This post really ought to be about my new manga transdub project, but it appears I’m back on my bullshit, because the whole discourse surrounding the “wrongness” of scanlation that I constantly see on social media, frankly, drives me bonkers, in part because people on “either side” of the issue never seem to be asking the useful questions or speaking from a shared set of facts.
In the end, the point of all this is to say that copyright is a legal and not a moral framework, and as such its principles are fundamentally mutable in accordance with what we want our culture of knowledge and creative exchange to be. If that goal is, as those who first envisioned copyright wanted, to facilitate exchange rather than stifle it, it is high time we acknowledged that copyright as it stands now not only isn’t working but is actively impeding that goal. To that end, scanlation could be one means to push back and reassert very real rights that have been lost along the way, though much of what falls under that heading is rather hard to defend in its current form.
I’m not here to defend Ghost in the Shell in any of its manifestations, for as regular readers of this blog already know, I find it mostly to be authoritarian drek for ammosexuals. Only Stand Alone Complex comes close to living up to the series’ intellectual pretensions, perhaps because it has much more time and space to develop its thematic threads. What I do want to push back against, though, is this notion that the opinions of Japanese people are somehow irrelevant. For if, as Berlatsky argues, the live action film is an assimilationist fantasy, then that makes it even more Japanese, not less, and the very moment in the film he brings to bear in support of his argument, the lack of shame for abandoning the past, is actually what aligns it perfectly with the problem of how Japan’s own imperial history works in the politics of the present.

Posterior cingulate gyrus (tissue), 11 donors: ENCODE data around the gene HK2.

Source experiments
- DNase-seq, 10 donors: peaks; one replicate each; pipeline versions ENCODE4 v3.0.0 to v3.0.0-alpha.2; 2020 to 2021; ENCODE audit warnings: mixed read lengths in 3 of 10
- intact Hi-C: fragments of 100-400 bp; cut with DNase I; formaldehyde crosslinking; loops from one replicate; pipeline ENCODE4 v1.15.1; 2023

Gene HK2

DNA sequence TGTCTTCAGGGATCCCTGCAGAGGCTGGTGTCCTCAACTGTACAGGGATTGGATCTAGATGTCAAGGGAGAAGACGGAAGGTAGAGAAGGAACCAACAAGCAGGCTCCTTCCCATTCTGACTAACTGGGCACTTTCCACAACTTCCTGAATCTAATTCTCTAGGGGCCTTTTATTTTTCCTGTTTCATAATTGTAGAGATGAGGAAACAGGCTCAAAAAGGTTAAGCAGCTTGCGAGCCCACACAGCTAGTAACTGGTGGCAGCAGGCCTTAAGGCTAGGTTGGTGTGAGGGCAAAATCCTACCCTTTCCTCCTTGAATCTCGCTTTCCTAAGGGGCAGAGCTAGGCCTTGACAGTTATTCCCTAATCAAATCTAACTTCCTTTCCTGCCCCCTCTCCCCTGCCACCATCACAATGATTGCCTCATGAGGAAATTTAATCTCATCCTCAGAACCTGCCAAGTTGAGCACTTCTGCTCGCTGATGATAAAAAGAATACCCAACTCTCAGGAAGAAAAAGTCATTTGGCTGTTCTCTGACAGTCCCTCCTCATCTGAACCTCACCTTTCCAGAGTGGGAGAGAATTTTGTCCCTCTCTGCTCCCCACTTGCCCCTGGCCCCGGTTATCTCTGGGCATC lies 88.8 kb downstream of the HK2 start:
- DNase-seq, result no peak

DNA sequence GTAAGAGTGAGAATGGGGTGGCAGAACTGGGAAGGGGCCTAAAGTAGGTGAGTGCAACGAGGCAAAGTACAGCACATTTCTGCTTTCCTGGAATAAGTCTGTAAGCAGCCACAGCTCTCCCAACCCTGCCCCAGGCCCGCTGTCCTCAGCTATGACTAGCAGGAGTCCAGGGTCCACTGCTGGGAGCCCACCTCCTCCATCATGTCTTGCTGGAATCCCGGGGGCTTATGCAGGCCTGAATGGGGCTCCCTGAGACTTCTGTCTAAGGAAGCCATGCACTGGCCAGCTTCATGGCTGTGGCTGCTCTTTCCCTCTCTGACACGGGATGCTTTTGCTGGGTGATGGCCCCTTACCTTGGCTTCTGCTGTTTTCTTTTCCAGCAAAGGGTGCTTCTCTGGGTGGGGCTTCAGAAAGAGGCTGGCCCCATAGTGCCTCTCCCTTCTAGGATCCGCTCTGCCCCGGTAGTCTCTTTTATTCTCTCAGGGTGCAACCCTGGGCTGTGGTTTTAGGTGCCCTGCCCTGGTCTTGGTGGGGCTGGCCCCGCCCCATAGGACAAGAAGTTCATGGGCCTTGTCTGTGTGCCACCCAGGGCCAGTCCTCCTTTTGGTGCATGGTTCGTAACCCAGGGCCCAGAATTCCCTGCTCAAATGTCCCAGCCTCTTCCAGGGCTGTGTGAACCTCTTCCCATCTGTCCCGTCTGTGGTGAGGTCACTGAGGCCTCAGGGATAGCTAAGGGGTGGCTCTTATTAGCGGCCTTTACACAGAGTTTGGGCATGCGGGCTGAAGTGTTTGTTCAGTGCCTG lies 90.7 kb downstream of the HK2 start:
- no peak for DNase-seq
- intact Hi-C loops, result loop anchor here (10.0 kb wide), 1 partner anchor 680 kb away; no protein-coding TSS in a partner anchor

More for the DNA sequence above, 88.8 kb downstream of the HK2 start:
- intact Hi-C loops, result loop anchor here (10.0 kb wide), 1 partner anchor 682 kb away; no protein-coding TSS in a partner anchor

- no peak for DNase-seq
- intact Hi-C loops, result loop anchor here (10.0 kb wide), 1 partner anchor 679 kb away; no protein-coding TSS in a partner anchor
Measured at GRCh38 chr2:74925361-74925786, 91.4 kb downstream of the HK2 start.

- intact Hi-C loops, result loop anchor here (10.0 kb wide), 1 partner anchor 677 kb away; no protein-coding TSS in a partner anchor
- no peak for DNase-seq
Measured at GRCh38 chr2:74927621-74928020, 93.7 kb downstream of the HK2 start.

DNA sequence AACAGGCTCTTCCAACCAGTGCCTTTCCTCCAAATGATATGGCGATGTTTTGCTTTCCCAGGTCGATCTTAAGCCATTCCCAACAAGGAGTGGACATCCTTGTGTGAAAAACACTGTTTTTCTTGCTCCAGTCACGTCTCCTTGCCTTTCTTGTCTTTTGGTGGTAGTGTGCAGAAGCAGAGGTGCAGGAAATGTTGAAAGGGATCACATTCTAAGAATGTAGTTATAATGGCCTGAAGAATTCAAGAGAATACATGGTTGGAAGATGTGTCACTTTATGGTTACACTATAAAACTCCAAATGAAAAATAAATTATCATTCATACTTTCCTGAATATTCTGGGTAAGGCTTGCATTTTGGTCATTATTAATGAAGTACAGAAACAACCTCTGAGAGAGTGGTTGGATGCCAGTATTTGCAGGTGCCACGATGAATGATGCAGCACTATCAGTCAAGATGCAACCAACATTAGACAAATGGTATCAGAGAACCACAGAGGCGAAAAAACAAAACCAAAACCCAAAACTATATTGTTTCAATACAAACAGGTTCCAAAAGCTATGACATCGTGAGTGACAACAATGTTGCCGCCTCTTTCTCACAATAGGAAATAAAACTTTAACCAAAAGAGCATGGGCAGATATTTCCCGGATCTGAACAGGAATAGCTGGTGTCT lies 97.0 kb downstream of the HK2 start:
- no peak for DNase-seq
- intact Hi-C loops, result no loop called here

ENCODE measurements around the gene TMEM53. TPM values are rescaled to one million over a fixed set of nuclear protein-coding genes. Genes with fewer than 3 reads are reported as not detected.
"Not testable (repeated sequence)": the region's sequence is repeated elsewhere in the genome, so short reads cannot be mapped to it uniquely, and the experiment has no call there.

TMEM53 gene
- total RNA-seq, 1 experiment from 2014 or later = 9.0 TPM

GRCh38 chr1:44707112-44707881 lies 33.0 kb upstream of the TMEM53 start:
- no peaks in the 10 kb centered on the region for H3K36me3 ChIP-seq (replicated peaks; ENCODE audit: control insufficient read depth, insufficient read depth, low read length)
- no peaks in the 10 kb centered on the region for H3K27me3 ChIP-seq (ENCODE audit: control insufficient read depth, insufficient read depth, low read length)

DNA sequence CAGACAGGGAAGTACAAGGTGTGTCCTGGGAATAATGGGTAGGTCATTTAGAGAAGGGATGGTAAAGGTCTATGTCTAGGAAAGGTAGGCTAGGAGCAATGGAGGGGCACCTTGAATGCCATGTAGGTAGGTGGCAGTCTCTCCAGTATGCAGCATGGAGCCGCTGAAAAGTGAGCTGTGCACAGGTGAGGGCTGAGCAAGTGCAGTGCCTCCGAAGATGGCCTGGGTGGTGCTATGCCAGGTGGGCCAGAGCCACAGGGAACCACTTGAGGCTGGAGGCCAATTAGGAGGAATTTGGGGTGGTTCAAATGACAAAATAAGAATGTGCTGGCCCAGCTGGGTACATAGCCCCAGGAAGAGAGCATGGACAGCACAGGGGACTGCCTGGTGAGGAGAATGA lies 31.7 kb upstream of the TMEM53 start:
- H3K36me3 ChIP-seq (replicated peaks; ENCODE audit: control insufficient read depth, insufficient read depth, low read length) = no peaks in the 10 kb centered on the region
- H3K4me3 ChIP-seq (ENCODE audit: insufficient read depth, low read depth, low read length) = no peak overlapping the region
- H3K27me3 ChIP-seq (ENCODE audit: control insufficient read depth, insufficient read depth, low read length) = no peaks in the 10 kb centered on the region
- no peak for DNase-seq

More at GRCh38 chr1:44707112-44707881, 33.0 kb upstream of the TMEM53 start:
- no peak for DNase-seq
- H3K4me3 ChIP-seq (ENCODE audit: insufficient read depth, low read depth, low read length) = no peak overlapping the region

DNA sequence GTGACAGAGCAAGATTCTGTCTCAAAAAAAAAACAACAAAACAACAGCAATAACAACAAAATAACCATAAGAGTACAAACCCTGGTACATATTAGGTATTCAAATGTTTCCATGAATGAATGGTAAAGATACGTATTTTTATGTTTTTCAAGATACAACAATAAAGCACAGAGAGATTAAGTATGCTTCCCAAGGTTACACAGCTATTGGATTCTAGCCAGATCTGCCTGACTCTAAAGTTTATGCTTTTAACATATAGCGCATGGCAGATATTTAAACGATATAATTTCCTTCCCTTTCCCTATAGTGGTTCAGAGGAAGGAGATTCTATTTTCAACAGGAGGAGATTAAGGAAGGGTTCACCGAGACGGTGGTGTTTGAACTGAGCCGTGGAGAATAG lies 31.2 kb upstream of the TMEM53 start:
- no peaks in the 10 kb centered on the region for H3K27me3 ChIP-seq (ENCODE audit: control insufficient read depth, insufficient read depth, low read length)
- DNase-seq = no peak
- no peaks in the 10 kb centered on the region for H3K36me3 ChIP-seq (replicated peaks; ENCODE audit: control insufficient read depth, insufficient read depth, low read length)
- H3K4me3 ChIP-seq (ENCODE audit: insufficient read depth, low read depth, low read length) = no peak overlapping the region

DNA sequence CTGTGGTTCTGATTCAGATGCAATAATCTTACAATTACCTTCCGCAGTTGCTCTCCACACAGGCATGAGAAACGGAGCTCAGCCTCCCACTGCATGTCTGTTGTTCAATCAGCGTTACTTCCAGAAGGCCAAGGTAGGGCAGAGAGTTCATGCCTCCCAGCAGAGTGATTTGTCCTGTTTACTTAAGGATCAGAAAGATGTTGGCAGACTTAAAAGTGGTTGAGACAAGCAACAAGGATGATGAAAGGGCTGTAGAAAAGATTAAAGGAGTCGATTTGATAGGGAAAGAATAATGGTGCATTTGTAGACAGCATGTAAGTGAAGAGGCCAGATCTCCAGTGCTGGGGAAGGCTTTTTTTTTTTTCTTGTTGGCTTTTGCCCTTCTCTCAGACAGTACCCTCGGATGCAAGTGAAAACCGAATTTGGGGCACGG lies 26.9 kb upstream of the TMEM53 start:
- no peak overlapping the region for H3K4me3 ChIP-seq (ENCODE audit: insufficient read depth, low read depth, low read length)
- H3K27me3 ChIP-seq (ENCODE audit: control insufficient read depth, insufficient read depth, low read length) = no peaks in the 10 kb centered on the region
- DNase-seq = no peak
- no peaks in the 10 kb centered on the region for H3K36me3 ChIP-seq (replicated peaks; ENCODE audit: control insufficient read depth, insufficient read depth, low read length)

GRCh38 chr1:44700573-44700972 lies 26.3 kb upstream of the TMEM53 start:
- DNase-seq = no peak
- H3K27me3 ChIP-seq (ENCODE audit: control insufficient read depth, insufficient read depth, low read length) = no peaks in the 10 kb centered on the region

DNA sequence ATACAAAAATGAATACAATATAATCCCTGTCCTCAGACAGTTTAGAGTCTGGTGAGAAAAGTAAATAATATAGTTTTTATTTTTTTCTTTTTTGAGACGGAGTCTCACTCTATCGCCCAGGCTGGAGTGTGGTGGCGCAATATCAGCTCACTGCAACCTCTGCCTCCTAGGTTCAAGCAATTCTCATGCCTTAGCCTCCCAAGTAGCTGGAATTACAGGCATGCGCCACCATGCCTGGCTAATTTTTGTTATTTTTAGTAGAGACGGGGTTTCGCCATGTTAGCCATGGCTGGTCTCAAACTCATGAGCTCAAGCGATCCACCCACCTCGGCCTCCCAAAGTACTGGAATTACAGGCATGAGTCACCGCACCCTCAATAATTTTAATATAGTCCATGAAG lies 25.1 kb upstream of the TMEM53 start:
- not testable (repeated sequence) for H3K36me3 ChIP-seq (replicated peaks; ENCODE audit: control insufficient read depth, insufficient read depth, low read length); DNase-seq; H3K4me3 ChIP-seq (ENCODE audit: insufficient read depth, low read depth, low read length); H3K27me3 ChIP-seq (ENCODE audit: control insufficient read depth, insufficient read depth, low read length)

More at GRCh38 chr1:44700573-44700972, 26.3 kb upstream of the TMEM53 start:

The theatrical elite that seek to shape Maya’s destiny have, quite literally, no regard for her genetic family, only for how her social relations might be reshaped so as to further their own ends. Similarly, as we see in the kindai period, education, particularly those educational institutions created to serve elite/bourgeois ends, fractures family in service of a society largely beyond the individual’s control but to which the state demands a precise form of obeisance. Contemporary Japanese society has not escaped this mobilization of shōjo culture–if anything, it has simply adopted a new mask.
Mononoke is for many, once even for myself, a sacred object, a relic that embodies a transcendent anime ideal and to which, much like the bones of martyrs, the “true fan” must pay obeisance after a long pilgrimage. Even now with my ideological misgivings I have to admit that the film is breathtakingly beautiful, its pacing clear and direct–it tells its story well. But the question as to whether it’s a good story, one that bears the ceremonious retelling that an anniversary would seem to demand, remains an open question.